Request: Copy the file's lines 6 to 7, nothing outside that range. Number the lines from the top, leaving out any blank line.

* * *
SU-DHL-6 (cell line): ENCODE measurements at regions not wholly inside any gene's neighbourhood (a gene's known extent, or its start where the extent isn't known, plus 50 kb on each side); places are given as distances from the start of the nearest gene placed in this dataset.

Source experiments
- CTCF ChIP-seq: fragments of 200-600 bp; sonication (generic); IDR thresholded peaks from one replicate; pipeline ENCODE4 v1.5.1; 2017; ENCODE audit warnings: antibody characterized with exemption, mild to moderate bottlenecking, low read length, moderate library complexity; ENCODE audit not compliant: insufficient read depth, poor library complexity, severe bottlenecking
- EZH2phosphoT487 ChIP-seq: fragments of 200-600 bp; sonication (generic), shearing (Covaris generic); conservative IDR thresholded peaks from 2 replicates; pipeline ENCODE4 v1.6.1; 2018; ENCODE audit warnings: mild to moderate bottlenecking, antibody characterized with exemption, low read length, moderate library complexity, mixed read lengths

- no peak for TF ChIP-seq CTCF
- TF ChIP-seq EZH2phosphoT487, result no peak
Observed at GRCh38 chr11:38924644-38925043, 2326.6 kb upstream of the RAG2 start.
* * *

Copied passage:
- TF ChIP-seq EZH2phosphoT487, result no peak
Observed at GRCh38 chr11:38924644-38925043, 2326.6 kb upstream of the RAG2 start.